Post 28: The 'good fight'


There is no foolishness too complete—

—to be improved upon by doubling down.

It’s been kind of a slapstick week here in Lake World-be-gone, my new home. I am actually writing this post on Thursday afternoon this week, and I had expected the Lake World-be-gone portion of it to be pretty brief. Nothing all that notable happened—except yet another two-day trip to America for yet another colonoscopy, and it wasn’t even mine this time. It was my wife’s. Otherwise, I’ve just been spending my time getting the next episode of TWICE ready to ship, while it rained, and rained, and rained. Fortunately, I got that all finished yesterday (Wednesday), because we have house guests arriving for the weekend this evening (Thursday )—living in paradise as we do—so this is really my only chance to write this week’s post before Sunday.

Unfortunately, that all changed this morning when I tried to slice my left index finger off in the name of a little extra cheese on a mushroom and spinach omelet. (My recent posts here may have mentioned my intense devotion to food. :])

Being the creative sort who eschews mundane conventions, I did not do it with a knife or a shard of glass, like ‘normal’ people do. I did it with a cheese grater.

For clarity, I did not just stubbornly grate my way to seven stitches. Even I am more attentive than that. The cheese grater I was using fell apart as I was using it, and, wanting to get the rest of that cheese grated while the omelet was still warm enough to make it melt, I just tried to keep on grating anyway, unaware that the edges of the broken part I was holding were surgically sharp. Then the cheese grabbed the broken grater piece and pulled it through my fingers, slicing two fingers and my palm in a millisecond. The bloody omelet was the least part of the resulting mess. Never a single f-ing dull moment around here, folks. It was like one of those gross ‘spatter-gore’ scenes from Monty Python’s ‘Meaning of Life.’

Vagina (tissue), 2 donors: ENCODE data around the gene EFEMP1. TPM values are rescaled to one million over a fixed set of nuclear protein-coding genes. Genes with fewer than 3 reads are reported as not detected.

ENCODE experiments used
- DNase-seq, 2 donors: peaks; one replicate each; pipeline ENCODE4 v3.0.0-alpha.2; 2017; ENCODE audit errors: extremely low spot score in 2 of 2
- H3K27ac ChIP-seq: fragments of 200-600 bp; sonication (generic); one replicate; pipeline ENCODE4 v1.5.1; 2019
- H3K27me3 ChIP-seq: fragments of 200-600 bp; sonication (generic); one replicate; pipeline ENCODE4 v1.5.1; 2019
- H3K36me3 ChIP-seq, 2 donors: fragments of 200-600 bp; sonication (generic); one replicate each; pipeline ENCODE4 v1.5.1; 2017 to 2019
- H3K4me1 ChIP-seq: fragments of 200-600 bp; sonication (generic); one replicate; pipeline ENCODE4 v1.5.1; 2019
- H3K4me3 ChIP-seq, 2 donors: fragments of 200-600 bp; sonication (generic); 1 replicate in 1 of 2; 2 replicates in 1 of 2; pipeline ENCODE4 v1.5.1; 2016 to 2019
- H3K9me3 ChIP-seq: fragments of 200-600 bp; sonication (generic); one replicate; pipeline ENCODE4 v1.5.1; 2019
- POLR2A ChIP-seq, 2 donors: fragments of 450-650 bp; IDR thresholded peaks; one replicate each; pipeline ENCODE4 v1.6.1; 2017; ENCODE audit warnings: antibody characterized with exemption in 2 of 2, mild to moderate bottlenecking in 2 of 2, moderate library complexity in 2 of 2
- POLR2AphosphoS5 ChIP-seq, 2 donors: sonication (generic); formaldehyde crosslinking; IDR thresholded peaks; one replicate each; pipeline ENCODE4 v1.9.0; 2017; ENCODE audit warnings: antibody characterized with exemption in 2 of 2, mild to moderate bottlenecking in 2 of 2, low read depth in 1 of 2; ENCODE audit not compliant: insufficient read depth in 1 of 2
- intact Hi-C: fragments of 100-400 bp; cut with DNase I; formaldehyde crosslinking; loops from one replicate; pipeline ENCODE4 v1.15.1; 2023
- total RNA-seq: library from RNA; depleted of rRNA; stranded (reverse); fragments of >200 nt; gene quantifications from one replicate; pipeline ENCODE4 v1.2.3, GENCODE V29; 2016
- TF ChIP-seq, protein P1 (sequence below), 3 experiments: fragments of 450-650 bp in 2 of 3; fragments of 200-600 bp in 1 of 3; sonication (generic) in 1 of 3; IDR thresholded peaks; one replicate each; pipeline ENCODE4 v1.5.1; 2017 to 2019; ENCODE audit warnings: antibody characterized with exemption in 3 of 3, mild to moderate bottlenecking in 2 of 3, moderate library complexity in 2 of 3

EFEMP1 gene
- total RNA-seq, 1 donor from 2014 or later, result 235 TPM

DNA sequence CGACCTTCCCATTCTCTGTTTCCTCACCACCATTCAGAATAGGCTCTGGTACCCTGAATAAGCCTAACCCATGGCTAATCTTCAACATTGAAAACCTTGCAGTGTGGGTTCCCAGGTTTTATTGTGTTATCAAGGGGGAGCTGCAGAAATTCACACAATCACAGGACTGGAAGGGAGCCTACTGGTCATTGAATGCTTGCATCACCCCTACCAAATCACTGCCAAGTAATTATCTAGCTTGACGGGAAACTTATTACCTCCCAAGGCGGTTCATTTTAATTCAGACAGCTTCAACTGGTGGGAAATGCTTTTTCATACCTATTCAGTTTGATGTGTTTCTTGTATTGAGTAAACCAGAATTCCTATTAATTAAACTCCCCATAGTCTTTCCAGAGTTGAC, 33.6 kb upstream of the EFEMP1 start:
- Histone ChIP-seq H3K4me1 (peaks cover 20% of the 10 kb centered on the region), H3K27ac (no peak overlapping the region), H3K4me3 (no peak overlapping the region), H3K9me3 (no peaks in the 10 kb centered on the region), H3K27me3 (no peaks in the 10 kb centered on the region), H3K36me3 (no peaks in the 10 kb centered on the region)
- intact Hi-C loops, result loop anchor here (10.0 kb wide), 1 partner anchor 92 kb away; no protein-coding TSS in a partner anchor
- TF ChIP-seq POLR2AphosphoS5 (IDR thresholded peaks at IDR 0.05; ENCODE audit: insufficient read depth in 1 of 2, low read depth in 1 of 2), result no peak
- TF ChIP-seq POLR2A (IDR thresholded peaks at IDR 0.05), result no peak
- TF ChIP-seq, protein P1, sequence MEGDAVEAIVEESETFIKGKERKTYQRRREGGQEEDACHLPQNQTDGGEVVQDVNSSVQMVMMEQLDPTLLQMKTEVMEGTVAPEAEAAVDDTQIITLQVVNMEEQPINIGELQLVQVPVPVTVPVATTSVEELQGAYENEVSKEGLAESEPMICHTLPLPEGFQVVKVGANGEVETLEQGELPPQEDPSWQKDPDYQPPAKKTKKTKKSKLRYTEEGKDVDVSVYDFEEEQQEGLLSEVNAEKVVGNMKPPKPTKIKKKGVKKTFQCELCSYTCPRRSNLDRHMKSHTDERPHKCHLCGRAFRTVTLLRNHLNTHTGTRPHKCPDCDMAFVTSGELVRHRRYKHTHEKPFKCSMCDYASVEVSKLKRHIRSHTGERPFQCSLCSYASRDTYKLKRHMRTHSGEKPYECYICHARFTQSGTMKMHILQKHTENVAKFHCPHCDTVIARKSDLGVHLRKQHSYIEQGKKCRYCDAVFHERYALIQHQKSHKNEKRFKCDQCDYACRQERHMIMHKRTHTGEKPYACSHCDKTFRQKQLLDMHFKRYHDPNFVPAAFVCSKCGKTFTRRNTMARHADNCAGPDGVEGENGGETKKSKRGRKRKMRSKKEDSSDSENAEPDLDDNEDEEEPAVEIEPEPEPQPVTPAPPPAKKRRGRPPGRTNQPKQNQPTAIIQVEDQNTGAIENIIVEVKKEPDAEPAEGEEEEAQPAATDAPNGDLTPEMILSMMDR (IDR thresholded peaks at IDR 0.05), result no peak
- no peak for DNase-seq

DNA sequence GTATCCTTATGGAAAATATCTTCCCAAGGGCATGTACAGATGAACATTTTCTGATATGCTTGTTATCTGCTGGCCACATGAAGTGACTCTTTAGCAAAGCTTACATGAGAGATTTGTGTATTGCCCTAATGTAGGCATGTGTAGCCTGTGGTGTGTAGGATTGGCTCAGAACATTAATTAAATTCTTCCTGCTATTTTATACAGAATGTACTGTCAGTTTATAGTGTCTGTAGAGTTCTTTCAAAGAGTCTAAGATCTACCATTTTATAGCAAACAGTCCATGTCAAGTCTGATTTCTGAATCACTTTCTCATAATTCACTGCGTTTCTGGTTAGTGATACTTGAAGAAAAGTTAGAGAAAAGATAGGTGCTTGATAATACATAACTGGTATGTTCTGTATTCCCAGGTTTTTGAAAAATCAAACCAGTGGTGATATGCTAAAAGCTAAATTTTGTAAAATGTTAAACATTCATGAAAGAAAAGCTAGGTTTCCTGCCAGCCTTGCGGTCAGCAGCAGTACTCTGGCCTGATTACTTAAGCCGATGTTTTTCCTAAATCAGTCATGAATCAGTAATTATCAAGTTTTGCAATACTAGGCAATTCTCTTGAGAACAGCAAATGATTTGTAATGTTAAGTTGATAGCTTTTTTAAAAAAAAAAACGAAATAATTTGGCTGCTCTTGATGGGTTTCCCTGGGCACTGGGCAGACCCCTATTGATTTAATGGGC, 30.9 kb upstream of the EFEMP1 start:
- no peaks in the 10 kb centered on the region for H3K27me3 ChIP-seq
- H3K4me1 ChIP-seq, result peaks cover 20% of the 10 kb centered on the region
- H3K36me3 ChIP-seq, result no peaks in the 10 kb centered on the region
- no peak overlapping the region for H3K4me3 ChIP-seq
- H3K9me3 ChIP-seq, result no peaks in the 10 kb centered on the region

Happily, our little island clinic is only five minutes away, and my wife, Shannon, is a born ambulance driver. There are likely a few tourists out there still muttering up about that ‘local asshole passing everyone at twice the speed limit’—but, hey, I was bleeding all over the car. Nonetheless, it was my left hand, I still have both thumbs, this stylish black sling isn’t all that uncomfortable, and Windows 10 has…well, adequate voice dictation software. I only have to type every fifth word—one-handed—and delete a few of the AI’s more colorful alternative choices. :]

So, with all that explained, maybe we should just get back to those woods—before I slice my head off making fresh-squeezed orange juice, or something. Hmmm? :]

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So, last week I appalled you all with the revelation that all this suspense I’ve been cultivating for weeks was just about a little developmental peccadillo common to virtually all teenagers. Then I assured you, once again, that there was more to it than that—which, as always, I would get to ‘next time.’ …Anybody still reading? …Hello? …Anyone?

If you are still hanging in there, somehow, let me assure you that I do understand. At this point, I’m pretty much committed to seeing this inadvertent ‘memoir’ through to the end for my own sake, if for no one else’s. If I end up doing so alone here…perhaps that’s just as well. :]